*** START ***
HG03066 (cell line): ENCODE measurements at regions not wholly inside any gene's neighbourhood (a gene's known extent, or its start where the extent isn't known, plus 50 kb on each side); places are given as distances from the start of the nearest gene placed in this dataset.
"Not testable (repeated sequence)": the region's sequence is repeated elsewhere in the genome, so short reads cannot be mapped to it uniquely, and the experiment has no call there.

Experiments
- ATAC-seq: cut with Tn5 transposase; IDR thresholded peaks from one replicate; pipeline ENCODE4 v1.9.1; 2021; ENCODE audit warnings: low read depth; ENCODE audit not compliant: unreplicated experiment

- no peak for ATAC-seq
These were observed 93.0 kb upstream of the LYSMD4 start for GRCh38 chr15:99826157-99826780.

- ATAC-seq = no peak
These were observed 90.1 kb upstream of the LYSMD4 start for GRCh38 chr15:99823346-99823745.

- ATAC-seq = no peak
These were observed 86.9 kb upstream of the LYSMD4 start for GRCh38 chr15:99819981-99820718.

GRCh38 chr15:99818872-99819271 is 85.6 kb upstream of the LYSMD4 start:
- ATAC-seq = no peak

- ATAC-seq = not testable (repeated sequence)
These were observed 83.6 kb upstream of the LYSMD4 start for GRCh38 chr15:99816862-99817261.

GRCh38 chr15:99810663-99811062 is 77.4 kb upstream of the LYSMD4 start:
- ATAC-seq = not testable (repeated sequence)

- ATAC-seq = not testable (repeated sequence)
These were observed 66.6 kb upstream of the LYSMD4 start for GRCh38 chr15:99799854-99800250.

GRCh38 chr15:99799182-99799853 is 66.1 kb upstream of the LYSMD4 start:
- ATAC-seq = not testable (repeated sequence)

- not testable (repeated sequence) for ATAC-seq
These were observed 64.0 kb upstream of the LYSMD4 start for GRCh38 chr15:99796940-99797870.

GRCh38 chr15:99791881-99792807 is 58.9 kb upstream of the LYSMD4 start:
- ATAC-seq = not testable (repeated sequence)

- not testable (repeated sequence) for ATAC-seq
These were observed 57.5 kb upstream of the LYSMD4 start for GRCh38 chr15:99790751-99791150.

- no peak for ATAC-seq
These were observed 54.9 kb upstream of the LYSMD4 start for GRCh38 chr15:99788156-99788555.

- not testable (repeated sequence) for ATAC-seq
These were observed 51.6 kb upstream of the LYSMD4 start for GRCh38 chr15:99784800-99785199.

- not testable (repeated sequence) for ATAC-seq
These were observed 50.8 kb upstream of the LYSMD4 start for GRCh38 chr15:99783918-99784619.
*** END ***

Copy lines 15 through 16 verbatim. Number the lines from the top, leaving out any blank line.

GRCh38 chr15:99810663-99811062 is 77.4 kb upstream of the LYSMD4 start:
- ATAC-seq = not testable (repeated sequence)